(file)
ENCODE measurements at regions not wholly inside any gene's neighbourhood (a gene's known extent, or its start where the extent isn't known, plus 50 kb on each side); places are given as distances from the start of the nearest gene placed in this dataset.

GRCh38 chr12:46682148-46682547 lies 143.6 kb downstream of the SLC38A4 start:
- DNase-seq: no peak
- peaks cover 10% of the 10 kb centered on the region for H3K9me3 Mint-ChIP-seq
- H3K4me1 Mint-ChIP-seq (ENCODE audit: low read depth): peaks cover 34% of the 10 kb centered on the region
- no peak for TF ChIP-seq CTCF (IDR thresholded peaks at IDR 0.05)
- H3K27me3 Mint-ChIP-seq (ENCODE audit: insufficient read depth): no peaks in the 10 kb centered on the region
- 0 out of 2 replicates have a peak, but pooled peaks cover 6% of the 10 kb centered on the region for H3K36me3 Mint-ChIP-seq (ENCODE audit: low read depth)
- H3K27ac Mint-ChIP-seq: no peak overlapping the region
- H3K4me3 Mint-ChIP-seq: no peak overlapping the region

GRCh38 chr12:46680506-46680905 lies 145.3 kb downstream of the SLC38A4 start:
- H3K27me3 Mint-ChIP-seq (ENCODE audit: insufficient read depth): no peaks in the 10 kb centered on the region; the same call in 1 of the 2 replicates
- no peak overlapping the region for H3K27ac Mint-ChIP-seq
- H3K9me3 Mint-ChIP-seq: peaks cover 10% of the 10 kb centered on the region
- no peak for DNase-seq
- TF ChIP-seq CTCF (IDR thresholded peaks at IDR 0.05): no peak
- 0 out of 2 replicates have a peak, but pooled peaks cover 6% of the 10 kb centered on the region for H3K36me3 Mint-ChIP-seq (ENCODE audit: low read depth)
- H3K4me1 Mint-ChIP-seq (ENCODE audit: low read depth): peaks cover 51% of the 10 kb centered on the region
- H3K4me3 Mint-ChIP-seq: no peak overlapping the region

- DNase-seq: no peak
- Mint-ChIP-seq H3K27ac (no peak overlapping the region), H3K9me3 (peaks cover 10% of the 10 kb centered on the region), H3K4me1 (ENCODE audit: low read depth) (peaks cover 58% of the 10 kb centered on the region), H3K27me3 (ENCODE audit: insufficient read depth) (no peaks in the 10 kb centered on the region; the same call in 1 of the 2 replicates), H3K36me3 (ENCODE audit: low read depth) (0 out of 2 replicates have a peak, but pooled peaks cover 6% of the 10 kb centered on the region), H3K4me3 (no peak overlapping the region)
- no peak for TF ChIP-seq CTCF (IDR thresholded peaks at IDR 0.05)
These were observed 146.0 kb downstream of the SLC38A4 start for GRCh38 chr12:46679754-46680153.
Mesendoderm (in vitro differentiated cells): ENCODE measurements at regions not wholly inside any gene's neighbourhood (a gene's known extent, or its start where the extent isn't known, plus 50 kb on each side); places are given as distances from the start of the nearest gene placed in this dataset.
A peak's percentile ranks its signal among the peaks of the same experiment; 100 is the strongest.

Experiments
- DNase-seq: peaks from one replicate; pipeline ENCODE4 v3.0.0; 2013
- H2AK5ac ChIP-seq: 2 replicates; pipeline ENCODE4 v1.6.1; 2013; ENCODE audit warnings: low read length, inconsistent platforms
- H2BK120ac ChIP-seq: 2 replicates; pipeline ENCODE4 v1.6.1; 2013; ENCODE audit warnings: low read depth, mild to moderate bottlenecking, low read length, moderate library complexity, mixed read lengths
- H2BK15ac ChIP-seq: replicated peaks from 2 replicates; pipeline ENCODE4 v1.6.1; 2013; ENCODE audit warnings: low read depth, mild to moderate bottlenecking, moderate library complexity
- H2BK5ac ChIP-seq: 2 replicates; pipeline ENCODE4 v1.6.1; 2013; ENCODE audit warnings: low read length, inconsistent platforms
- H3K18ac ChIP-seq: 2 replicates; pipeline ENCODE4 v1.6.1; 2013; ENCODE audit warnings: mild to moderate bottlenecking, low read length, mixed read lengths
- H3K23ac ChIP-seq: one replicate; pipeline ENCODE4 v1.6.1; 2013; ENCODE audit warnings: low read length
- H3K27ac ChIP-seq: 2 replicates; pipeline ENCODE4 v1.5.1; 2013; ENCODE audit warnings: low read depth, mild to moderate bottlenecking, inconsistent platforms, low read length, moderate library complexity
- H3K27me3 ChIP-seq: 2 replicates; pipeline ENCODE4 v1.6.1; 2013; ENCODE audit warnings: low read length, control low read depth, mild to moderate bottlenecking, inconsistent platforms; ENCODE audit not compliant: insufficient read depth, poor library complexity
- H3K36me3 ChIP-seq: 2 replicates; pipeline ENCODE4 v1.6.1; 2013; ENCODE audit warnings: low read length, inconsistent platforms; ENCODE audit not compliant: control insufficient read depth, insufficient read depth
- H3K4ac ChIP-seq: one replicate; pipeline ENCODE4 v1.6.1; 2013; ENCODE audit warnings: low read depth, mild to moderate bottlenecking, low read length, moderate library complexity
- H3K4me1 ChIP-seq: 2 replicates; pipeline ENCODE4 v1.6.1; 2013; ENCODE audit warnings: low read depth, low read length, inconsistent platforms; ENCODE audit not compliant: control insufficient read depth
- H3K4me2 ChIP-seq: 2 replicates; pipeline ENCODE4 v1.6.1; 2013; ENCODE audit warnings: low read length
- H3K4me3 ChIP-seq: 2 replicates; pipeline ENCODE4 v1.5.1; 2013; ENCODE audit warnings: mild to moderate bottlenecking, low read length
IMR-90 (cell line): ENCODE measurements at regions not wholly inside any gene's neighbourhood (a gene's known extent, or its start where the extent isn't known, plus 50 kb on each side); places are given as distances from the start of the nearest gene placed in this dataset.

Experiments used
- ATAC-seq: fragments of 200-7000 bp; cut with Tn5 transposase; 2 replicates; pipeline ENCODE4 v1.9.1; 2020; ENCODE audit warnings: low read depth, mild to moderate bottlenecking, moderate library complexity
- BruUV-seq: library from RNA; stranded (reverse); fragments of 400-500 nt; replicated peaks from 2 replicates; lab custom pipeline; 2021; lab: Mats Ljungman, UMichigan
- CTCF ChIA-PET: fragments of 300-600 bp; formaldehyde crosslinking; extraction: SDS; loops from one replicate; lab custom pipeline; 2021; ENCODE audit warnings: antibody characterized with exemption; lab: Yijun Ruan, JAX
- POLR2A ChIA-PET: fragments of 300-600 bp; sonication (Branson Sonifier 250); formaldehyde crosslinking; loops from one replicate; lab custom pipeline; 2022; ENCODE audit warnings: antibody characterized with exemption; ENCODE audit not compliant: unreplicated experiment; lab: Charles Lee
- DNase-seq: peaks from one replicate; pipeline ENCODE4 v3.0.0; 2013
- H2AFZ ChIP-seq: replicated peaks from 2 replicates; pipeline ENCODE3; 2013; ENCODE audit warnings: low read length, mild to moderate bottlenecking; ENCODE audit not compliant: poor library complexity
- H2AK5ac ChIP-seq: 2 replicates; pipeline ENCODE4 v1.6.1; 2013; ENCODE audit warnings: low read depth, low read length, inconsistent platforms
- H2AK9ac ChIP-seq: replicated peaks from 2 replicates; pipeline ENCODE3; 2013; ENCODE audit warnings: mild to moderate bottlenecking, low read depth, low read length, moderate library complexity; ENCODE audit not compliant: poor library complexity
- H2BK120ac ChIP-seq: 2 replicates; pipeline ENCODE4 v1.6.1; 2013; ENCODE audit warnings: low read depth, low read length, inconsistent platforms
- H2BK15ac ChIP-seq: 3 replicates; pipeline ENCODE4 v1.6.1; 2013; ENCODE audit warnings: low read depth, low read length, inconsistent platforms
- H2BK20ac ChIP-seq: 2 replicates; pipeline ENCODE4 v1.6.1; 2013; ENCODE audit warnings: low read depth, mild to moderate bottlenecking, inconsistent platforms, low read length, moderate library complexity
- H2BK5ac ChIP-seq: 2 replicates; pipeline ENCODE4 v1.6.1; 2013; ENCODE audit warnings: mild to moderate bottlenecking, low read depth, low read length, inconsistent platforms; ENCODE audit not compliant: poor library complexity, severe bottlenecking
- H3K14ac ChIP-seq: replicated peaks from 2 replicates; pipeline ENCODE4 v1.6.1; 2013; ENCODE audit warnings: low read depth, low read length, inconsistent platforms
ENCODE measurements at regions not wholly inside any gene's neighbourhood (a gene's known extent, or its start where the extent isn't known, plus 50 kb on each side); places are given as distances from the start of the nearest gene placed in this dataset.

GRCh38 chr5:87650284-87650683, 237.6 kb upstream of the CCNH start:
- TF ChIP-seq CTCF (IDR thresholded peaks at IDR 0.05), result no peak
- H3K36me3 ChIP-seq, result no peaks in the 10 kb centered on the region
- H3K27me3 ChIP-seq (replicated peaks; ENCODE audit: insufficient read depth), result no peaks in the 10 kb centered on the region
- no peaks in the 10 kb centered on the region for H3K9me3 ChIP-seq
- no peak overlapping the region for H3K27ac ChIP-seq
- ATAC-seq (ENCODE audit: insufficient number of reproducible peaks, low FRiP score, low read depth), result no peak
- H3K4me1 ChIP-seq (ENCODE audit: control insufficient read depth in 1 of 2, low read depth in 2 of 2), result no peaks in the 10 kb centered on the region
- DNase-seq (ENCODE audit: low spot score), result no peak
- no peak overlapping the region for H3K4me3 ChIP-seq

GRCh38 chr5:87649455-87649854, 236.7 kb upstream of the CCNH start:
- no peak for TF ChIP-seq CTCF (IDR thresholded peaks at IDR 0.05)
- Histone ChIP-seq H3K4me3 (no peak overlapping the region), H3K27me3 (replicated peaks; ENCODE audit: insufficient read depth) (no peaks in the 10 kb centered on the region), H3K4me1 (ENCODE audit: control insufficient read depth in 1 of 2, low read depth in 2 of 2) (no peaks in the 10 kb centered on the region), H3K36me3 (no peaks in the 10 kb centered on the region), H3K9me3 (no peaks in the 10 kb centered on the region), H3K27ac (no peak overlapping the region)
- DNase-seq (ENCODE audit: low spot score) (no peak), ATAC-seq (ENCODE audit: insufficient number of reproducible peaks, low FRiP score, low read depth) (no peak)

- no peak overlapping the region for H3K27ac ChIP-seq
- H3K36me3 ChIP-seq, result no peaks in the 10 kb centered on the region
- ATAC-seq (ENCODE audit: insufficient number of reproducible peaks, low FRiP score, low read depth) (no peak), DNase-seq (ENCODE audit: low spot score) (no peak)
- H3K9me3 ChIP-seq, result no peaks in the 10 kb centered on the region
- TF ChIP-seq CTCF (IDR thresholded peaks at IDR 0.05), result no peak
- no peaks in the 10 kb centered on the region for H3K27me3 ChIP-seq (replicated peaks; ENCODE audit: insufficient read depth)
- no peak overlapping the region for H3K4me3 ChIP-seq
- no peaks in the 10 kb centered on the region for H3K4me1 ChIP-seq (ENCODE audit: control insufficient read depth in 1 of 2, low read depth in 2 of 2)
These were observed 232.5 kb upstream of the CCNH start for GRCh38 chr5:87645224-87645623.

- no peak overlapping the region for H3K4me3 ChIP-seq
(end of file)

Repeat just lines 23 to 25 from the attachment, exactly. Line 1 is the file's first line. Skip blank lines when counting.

These were observed 146.0 kb downstream of the SLC38A4 start for GRCh38 chr12:46679754-46680153.
Mesendoderm (in vitro differentiated cells): ENCODE measurements at regions not wholly inside any gene's neighbourhood (a gene's known extent, or its start where the extent isn't known, plus 50 kb on each side); places are given as distances from the start of the nearest gene placed in this dataset.
A peak's percentile ranks its signal among the peaks of the same experiment; 100 is the strongest.